This refusal to do what is expected under the law is also underscored by a recent Nassau County decision, Lauren R. v Ted R. from June 8, 2010 where Justice Robert Ross sentenced the ex-wife to six weekends in jail for alienating the parties’ children from their father in a pattern of willful violation of the provisions of their settlement agreement and divorce decree. The ex-wife’s conduct, according to the court, involved a litany of heinous acts which included wrongfully accusing the father of inappropriate sexual conduct towards one of the parties’ daughters even after she was cautioned by Child Protective Services against making such ongoing unsupported claims. Is the result harsh? Yes. But, if one accepts the court’s findings as to the mother’s conduct, and the underlying agreement is clear and concise as to the prohibitions against such conduct, the court is left with no choice but to find a contempt and to enforce its orders. Gender is irrelevant. As a wise man one sang, “Don’t do the crime if you can’t do the time”. I guess Robert Blake scoffs at his old theme song—allegedly.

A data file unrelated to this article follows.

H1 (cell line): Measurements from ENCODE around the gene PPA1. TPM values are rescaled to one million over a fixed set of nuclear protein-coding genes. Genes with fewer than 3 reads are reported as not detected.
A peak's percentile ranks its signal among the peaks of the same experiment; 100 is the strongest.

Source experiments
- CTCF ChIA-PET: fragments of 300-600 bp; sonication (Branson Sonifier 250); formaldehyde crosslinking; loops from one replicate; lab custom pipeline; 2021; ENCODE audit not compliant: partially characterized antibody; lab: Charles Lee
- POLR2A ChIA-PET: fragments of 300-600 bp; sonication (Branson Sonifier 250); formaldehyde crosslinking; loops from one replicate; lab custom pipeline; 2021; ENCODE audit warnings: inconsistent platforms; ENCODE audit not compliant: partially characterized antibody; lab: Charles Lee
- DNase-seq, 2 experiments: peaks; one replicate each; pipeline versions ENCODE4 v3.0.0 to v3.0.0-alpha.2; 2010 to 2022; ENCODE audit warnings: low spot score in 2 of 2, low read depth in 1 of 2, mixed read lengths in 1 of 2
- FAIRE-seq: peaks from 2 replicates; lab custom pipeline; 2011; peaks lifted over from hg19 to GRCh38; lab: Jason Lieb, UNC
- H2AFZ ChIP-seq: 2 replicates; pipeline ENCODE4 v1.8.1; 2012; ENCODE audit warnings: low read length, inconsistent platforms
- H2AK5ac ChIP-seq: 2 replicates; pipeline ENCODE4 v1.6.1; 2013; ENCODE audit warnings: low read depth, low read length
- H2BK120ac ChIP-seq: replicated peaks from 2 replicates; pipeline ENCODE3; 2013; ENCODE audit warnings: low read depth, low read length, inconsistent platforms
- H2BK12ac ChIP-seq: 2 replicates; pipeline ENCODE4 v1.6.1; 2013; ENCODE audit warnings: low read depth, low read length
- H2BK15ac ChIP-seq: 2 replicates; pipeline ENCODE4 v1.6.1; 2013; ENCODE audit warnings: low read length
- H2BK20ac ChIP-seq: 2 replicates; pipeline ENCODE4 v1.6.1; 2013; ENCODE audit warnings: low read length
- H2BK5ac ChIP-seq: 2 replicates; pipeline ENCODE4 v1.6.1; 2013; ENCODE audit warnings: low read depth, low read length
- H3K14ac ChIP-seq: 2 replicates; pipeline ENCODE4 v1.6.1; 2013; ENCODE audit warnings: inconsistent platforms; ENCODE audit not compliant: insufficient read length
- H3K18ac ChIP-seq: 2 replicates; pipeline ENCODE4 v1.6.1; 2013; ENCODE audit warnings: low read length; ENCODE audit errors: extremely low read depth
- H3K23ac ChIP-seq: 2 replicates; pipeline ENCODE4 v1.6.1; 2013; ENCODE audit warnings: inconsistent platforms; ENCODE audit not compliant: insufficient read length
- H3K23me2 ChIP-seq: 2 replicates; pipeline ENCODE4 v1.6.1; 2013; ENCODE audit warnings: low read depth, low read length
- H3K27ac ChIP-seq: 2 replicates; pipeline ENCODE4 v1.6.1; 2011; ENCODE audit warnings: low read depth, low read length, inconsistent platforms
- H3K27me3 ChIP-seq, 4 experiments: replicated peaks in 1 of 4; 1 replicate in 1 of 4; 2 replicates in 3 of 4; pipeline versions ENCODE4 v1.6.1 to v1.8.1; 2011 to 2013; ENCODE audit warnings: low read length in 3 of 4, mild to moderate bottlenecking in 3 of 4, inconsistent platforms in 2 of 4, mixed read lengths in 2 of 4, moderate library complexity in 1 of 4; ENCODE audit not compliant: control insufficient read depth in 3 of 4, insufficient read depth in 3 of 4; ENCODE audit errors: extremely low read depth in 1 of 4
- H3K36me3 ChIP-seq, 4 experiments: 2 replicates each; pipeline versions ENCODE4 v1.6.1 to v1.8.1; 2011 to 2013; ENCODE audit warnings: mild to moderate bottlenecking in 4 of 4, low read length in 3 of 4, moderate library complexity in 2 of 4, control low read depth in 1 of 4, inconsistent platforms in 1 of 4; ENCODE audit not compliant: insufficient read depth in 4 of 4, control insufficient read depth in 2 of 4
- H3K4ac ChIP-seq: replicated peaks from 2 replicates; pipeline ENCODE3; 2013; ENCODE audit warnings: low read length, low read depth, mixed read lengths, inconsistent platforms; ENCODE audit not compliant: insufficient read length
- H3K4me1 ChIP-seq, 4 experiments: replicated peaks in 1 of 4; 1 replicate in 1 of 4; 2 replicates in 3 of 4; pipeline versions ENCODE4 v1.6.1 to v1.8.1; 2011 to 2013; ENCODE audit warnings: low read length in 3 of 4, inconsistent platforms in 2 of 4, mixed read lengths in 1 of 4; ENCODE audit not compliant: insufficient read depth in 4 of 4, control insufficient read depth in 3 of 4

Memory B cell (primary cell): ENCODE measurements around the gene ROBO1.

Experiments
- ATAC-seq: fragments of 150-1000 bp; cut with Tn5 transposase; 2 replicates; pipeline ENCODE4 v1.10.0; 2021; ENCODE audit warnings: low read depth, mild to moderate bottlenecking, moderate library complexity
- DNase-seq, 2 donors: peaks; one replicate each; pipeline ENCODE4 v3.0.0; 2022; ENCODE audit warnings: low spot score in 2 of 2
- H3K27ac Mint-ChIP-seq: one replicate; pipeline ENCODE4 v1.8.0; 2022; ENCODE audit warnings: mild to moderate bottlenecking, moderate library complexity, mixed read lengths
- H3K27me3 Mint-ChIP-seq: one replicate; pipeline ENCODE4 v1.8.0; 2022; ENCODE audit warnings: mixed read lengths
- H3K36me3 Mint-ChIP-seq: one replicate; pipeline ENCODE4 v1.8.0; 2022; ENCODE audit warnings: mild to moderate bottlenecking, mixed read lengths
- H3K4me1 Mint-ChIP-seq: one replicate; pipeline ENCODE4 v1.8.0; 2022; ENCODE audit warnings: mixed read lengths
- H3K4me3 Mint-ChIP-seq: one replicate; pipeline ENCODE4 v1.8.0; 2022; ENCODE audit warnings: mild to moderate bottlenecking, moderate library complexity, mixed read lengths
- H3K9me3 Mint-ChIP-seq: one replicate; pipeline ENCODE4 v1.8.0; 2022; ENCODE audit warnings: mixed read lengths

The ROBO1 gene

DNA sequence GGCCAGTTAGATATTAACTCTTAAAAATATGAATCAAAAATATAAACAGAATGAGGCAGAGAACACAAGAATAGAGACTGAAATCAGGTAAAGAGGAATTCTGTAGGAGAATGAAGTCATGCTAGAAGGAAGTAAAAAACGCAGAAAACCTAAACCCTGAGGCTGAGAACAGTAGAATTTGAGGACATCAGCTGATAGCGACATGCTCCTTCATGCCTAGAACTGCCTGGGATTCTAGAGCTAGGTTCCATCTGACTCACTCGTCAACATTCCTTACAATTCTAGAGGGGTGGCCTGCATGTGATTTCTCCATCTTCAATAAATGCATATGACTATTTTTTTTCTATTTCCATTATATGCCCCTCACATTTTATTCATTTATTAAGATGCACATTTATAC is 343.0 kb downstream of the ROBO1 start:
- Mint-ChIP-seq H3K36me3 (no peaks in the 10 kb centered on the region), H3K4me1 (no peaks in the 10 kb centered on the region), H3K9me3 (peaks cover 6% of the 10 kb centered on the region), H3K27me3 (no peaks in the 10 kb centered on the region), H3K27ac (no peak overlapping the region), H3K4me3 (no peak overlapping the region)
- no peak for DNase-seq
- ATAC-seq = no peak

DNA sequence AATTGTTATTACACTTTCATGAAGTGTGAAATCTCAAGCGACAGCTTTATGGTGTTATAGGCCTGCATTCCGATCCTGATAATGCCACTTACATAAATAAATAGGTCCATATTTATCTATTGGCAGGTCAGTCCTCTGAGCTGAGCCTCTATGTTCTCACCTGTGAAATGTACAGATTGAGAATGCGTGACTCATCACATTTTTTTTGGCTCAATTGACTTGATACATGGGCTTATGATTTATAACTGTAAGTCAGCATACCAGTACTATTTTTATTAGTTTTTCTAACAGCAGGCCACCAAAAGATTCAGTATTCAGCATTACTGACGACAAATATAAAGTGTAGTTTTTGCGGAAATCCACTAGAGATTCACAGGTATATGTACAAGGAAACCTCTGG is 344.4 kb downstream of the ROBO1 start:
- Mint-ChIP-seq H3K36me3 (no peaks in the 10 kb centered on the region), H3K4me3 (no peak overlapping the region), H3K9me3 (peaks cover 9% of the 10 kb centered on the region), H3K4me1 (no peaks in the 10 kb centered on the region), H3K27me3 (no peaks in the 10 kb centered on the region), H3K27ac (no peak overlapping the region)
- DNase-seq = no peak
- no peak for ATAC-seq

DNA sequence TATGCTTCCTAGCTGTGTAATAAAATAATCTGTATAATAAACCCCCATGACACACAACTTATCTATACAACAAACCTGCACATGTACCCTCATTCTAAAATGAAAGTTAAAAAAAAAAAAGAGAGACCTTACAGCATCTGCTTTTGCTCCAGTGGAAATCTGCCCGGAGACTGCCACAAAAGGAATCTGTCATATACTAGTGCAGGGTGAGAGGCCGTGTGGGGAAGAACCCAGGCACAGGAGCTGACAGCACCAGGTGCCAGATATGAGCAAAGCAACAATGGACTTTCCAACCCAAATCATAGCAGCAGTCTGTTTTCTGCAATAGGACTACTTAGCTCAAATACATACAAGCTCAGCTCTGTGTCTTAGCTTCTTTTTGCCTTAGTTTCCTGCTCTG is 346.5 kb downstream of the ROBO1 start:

People are very angry with each other and it is playing out in our courts. More trials, more expenses. Sometimes the courts do not help. We still do not have no-fault divorce in this State, so that the hatred is ratcheted up by contested grounds. I have three cases in the office at present where grounds are being contested by one party. It makes things uglier. Fortunately, the New York State Senate on June 15, passed a no-fault divorce bill and we await the Assembly’s vote. I urge its passage and approval by the Governor. We are the only State in the Country which does not have no-fault divorce despite all of the studies and history which shows that it benefits all, including the children. Contact your local Assembly-person and tell them to pass the Hassell-Thompson/Bing bill which is Assembly Bill A09753 (same as Senate Bill S3890-A). It can be found at and searching by the Bill number.